Analysis Strategy

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Analysis Strategy klemens froehlich  2021-01-05
 

Dear Skyline Team,
First of all happy new year and thank you for your great work !

Yesterday a collegue approached me and asked about detection qValues with Skyline for some peptides he wanted to quantify and now wanted to have some numbers for his collaboration partners how sure we can be numerically that we detected the peptides with our PRM experiments.
I only had experience with peak scoring with DIA data, so I did some reading in the forum and the advanced peak picking tutorial: Similar problem I think is described here:

https://skyline.ms/announcements/home/support/thread.view?entityId=f869bae4-7d09-1032-b0cf-da2025827bc8&_docid=thread%3Af869bae4-7d09-1032-b0cf-da2025827bc8

I came up with some general workflow and I would really appreciate it if you could share your thoughts:

I would first of all generate independent spectral libraries and retention time libraries for all measured targets. For this I would use the integrated PROSIT feature (awesome integration btw!)
Then I would go to reintegration and build an mPROPHET model based on second best peaks
However, when I try to do that, Skyline gives me an error saying I do not have enough targets (0 and 374 decoys), which is ironic because when I check the use decoys then Skyline says I do not have any decoys and I should uncheck the use decoys box......

Since I cannot measure the samples again and we are stuck with the PRM masses isolated during the measurements I was wondering whether I can get Skyline to accept decoys without the 10m/z mass shift usually wanted by mPROPHET. I would not like to use that in the final analysis but I would at least like to look at the comparison between this decoy scoring model and the second best peak scoring model.
I therefore generated decoys, exported them in a transition list, subtracted 10m/z from the precursor, added a "decoy" column filled with "true" and reimported it. But Skyline does not recognize the peptides as decoys but only adds them as normal targets (at least they are not red like my decoys normally are).

I think I screwed up the document somehow, but before I continue deeper into this rabbit hole I wanted to ask whether this is the right direction or whether I should try something else.

I will attach the skyline document.

Best Klemens

 
 
Nick Shulman responded:  2021-01-05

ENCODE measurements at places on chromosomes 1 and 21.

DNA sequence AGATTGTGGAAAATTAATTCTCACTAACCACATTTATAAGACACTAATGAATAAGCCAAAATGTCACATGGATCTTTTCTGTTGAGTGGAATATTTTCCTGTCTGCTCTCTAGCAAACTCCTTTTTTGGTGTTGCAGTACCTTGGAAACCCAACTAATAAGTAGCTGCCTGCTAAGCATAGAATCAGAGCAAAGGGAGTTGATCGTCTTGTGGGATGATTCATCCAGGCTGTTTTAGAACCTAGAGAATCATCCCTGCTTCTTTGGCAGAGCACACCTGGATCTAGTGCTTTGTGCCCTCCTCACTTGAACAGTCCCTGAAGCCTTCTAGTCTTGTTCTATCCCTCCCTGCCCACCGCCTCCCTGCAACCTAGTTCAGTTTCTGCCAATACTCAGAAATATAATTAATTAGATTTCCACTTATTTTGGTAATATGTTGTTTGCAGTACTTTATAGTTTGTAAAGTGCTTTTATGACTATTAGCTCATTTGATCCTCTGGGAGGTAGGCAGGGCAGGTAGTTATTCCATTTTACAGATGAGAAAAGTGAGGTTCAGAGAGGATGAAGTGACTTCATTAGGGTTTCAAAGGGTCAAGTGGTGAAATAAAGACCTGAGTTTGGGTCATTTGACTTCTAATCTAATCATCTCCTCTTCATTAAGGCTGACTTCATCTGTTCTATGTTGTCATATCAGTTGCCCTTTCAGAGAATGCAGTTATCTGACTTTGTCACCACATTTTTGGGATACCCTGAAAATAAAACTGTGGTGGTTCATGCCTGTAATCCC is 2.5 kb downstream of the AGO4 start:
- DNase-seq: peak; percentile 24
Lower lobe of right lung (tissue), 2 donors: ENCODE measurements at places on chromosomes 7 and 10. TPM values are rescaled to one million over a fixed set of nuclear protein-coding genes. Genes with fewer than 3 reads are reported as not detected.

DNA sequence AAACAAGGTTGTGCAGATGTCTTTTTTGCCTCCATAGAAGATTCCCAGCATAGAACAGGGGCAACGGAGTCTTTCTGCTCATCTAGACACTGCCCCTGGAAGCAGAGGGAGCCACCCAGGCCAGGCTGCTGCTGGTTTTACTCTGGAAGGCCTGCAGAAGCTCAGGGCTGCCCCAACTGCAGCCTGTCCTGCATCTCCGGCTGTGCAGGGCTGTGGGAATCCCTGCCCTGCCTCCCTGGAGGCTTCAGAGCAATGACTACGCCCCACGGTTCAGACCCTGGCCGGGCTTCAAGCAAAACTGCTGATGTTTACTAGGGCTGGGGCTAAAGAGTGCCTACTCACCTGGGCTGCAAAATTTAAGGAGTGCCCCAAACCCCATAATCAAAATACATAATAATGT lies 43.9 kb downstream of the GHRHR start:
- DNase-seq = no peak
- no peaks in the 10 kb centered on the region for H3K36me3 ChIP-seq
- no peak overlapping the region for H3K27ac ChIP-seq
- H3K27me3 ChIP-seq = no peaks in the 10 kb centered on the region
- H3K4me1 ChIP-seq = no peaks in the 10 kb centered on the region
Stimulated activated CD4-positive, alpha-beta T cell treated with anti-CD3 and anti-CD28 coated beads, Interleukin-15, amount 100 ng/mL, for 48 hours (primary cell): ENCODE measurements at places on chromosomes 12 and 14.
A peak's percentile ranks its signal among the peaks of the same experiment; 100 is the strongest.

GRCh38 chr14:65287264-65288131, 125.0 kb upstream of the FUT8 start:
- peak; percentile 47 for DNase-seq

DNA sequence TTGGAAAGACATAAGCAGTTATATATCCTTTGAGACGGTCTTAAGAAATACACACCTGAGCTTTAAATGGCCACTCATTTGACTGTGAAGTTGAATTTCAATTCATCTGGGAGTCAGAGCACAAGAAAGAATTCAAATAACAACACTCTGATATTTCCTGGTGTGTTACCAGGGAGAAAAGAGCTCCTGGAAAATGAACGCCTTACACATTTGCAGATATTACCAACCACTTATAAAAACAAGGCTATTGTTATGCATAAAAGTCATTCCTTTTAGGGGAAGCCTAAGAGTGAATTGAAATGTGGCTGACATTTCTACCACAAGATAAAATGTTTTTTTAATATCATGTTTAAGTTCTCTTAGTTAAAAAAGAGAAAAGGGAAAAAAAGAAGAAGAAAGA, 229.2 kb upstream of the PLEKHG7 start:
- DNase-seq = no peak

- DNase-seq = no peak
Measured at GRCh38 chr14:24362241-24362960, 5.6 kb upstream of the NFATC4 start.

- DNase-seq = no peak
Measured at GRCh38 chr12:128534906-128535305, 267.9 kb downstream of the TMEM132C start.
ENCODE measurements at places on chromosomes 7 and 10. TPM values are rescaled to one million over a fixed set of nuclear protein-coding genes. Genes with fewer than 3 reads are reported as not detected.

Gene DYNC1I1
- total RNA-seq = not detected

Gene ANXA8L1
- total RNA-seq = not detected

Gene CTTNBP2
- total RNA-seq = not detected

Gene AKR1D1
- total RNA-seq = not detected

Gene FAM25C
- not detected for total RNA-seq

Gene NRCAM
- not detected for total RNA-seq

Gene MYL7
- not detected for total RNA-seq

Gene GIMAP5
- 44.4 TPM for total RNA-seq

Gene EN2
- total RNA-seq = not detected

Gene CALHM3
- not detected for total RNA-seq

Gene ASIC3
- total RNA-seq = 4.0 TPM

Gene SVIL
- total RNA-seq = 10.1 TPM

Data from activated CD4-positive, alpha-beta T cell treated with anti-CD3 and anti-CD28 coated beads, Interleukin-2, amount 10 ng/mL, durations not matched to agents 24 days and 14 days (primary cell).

You have a peptide in your document "RFVLSGGRWEK" which only has a heavy precursor and does not have a light precursor. If you delete that peptide from your document you will find that you can successfully train a model using second best peaks.

Because of this peptide, many of the features that mProphet would like to use are unavailable (they are shown as greyed out an italic) because some but not all of your peptides have the feature available.
The Edit Peak Scoring Model dialog can tell you which peptides are missing a feature. First, select the feature row in the Available Feature Scores grid. Then, select the "Feature Scores" tab. If you hover your mouse below the "Unknown" part of the bar graph, some binoculars appear, and you can click on them and Skyline will list in the Find Results window all the peptides which are missing that feature.
(then you have to cancel out of the Edit Peak Scoring Model dialog in order to actually see the Find Results window).
You will find that "RFVLSGGRWEK" is the peptide which is missing those features and is causing them to be unavailable.

The error that you were seeing happened because Skyline was only able to use the "Intensity" and "Retention Time Difference" scores, because you have that one defective peptide. In the error message that you are seeing, the word "Decoy" is intended to mean whatever you have told Skyline to use, which would either be decoy peptides or second best peaks.

-- Nick
 
klemens froehlich responded:  2021-01-06
Hi Nick,
Thank you very much for the pointer! Now the scoring works, but the peak picking makes everything a lot worse.
For example if I train an mPROPHET model with everything ticked go to okay in the model window und OK in the REINTEGRATE window and look at the peptide
G.APLATELRCQCLQTLQGIHLK.N [34, 54] (missed 1)